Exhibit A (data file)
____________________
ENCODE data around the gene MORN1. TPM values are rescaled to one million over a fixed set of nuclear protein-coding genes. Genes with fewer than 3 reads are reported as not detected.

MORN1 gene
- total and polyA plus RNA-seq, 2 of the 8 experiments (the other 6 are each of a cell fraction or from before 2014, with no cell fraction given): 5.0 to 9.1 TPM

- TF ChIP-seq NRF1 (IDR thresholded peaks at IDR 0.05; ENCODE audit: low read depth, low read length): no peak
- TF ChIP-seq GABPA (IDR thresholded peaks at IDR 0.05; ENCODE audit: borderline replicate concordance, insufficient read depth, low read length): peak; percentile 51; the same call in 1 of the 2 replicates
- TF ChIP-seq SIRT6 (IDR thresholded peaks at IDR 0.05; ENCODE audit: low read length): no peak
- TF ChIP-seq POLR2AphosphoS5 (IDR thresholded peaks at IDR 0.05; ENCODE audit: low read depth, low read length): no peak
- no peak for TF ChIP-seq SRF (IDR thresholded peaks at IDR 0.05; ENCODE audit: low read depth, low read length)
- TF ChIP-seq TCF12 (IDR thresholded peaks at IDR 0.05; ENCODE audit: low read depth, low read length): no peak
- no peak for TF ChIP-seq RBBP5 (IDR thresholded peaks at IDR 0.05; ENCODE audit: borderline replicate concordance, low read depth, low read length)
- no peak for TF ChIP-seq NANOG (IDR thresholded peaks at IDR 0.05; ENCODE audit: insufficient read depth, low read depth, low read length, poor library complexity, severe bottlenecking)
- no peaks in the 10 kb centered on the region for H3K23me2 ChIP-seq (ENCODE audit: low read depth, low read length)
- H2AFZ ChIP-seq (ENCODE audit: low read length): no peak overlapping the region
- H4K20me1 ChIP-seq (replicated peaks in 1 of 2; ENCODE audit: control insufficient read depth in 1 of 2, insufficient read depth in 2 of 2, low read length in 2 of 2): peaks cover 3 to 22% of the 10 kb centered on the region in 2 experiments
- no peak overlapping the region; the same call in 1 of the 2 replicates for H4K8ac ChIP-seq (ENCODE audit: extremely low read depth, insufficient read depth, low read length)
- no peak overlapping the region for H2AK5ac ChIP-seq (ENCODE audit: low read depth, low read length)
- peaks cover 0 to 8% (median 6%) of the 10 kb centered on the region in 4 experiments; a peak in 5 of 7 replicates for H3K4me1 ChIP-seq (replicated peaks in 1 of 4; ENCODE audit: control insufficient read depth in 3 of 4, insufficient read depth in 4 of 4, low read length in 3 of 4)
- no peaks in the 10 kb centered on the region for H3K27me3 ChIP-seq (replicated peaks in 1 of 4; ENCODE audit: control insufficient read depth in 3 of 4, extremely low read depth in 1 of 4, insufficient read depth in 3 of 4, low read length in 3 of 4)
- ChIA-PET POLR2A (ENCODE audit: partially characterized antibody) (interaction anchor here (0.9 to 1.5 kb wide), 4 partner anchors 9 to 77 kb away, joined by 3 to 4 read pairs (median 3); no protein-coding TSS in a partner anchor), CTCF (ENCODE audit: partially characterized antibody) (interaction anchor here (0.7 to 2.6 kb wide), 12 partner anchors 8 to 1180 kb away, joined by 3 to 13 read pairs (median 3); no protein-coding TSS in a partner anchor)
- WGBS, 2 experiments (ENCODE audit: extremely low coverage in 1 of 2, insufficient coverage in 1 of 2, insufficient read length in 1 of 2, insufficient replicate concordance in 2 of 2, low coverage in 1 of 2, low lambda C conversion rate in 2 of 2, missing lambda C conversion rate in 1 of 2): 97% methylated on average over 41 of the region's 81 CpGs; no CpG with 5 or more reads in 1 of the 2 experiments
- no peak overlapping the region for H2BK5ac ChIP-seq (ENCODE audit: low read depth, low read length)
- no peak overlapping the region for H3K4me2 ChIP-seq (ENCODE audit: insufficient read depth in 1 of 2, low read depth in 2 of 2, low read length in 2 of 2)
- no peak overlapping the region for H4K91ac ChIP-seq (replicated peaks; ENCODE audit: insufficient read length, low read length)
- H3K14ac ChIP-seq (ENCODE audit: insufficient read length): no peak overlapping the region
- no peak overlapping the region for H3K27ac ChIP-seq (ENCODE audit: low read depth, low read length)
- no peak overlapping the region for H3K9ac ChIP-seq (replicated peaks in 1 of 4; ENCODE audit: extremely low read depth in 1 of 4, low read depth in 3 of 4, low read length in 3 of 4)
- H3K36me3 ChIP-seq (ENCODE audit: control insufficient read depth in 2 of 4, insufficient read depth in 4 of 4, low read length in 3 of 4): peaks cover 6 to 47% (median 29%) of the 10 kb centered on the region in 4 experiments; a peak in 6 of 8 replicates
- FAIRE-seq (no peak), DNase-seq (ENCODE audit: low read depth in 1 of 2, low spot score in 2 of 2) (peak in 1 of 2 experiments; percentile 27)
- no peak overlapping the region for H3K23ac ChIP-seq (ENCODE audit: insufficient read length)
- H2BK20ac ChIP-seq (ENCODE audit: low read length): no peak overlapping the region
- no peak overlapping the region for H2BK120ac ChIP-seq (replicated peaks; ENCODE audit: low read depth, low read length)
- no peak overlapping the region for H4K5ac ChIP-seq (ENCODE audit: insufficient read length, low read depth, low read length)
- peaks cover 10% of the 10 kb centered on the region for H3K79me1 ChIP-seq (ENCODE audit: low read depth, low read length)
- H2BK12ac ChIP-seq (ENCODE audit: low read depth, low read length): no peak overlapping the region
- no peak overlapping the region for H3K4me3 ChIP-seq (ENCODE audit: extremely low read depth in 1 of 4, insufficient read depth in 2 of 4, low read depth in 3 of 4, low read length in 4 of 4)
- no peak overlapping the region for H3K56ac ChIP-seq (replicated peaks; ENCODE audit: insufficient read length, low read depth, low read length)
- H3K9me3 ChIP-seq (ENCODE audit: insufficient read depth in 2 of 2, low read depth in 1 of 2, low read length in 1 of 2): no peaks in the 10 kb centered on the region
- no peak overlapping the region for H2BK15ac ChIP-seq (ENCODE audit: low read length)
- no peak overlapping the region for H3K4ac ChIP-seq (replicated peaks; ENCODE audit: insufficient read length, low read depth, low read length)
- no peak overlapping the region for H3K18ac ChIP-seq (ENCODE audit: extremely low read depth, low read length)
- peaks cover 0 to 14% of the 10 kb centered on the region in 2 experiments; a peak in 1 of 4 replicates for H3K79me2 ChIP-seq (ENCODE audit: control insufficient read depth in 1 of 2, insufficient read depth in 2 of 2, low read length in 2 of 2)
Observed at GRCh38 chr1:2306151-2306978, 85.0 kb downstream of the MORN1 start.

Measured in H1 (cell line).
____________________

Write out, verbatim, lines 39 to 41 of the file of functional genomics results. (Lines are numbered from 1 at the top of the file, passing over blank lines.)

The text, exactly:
- no peak overlapping the region for H3K4ac ChIP-seq (replicated peaks; ENCODE audit: insufficient read length, low read depth, low read length)
- no peak overlapping the region for H3K18ac ChIP-seq (ENCODE audit: extremely low read depth, low read length)
- peaks cover 0 to 14% of the 10 kb centered on the region in 2 experiments; a peak in 1 of 4 replicates for H3K79me2 ChIP-seq (ENCODE audit: control insufficient read depth in 1 of 2, insufficient read depth in 2 of 2, low read length in 2 of 2)